Affordances emerge and potentially become observable in actions what people undertake to realize their goals. Actions of other people in the environment or traces of their action serve as the triggers of new action plans. Vyas and Dix (2007) distinguished 3 levels of affordances: personal, organization/community, and culture level, which differ also on the level of how rapidly they can change. They claim that affordances of different levels influence each other. For example affordances one person can perceive may depend on the affordances the community perceives or culture uses as norms. Heft (2001) wrote that: “we engage a meaningful environment of affordances and refashion some aspects of them… These latter constructed embodiments of what is known – which include tools, artifacts, representations, social patterns of actions, and institutions – can be called ecological knowledge. Ecological knowledge through its various structural, material culture, human setting manifestations becomes an integral social and cultural part of ‘the environment’, with these social and cultural affordances constituting effective, largely material, forms of knowledge with their own functional significance, cultural transmission, and adaptation implications.” Heft’s interpretation enables to view both the information from the artifacts but also the traces of action in social software systems as important components that define knowledge ecologies.

We can conclude that we in our elaborated framework of ecological learning we support the idea that affordances are the perceived possibilities for both thinking and doing, what learners evoke and signify during their actual interaction with an artifact or tool and with each other. People determine the personal learning affordances within their PLEs. Hence, the learning affordance descriptions involve the learning action verbs, people who are involved in action, and mediators of actions (various tools, services and artifacts). Any individual conceptualizes learning affordances personally, but the range of similar learning affordance conceptualizations may be clustered into more general affordance groups eg. ‘pulling social awareness information’ or ‘searching artifacts by social filtering’ etc. These affordance clusters we may interpreted and used as the abstract learning niche gradients.The affordances as niche gradients are socially developed.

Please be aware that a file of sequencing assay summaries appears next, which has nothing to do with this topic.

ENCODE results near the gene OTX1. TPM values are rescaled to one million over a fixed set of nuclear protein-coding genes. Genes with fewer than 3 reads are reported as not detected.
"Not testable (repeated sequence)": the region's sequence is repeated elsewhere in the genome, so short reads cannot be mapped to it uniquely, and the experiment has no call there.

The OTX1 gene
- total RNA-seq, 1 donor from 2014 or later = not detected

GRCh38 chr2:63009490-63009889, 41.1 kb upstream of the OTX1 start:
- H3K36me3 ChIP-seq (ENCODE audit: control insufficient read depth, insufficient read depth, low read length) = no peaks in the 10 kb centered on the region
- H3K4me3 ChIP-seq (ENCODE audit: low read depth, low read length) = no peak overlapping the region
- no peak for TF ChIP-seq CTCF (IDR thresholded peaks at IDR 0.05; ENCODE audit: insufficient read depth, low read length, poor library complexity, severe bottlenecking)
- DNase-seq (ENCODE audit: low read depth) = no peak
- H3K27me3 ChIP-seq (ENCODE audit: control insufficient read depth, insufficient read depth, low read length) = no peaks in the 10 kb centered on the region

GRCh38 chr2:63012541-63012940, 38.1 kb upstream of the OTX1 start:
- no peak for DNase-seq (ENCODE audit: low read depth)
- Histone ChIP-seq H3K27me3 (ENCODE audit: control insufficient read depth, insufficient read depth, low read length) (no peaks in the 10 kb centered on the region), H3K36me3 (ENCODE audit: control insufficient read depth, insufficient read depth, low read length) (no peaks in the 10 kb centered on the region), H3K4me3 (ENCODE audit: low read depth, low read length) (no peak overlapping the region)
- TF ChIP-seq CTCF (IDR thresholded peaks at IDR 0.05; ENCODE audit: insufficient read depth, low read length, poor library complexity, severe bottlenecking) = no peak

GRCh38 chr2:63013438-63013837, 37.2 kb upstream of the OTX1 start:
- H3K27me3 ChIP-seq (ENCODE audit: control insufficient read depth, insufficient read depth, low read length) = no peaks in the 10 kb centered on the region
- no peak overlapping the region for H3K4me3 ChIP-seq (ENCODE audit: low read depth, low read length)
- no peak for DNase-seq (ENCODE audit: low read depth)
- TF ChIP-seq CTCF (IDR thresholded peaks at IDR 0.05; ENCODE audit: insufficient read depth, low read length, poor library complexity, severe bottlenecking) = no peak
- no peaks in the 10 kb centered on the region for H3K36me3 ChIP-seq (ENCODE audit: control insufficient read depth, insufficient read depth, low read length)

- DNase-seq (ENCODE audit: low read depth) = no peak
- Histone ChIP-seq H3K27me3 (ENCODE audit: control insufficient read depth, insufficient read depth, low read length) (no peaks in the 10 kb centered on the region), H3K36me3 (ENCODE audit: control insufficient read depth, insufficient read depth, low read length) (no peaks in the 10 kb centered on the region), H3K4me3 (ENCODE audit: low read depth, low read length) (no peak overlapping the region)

Using the affordance conception for defining learning space dimensions for the communities, we can bring the emergent ecological properties from the individual network level to the new structural level that is niches in the ecologies. Ecologies integrate many niches of different communities. The awareness of different niches is obtained by tracing the meaning-spaces and activity patterns of other people twined between the distributed real and virtual places they inhabit. If the dimensions of learning niches become unfolded they become usable for our own self-directed learning. Two aspects here are important. The meaning centred aspect suggests to use distributed PLEs to be aware of more communities and their meaning niches, and to create conditions for transferring information from one conceptual dimension to another. This precondition for cross-border meaning-building activities has been focused both in cultural semiotics as well as in the theory of Connectivism. Second aspect is finding people to learn together with. To be involved in the similar activities, similar action niches need to be used for interaction. Learning affordances enable to characterize these action niches.

Q: How spaces enable enacting knowledge?
Q: How does the ecology influence personal networks?

Previously we have defined the spaces in the Connectivism framework as learning niches. Here we assume that niches enable to enact knowledge and influence personal networks because of ecological inheritance left as feedback to the social software systems. We suggest that this ecological inheritance is the particular set of affordances and meanings left into the systems by various communities in the form of meaning- and action-relevant cues.

A recent literature in evolutionary theory emphasizes the idea of niche construction (Odling-Smee et al., 2003) as an ecological factor. It is argued, the organism has a profound effect on the very environment as a feedback loop. Organisms have influence on their environment, and the affected environment can have a reciprocal effect on other organisms of this species or on other species, creating an environment different from what it would have been before it was modified. This view challenges the convention of a distinct separation between organism and its environment. The niche-construction perspective stresses two legacies that organisms inherit from their ancestors, genes and a modified environment with its associated selection pressures. The authors assume that the feedback must persist for long enough, and with enough local consistency, to be able to have an evolutionary effect. They introduce the term ecological inheritance. Genetic inheritance depends on the capacity of reproducing parent organisms to pass on replicas of their genes to their offspring. Ecological inheritance, however, does not depend on the presence of any environmental replicators, but merely on the persistence, between generations, of whatever physical changes are caused by ancestral organisms in the local selective environments of their descendants. If organisms evolve in response to selection pressures modified by themselves and their ancestors, there is feedback in the system.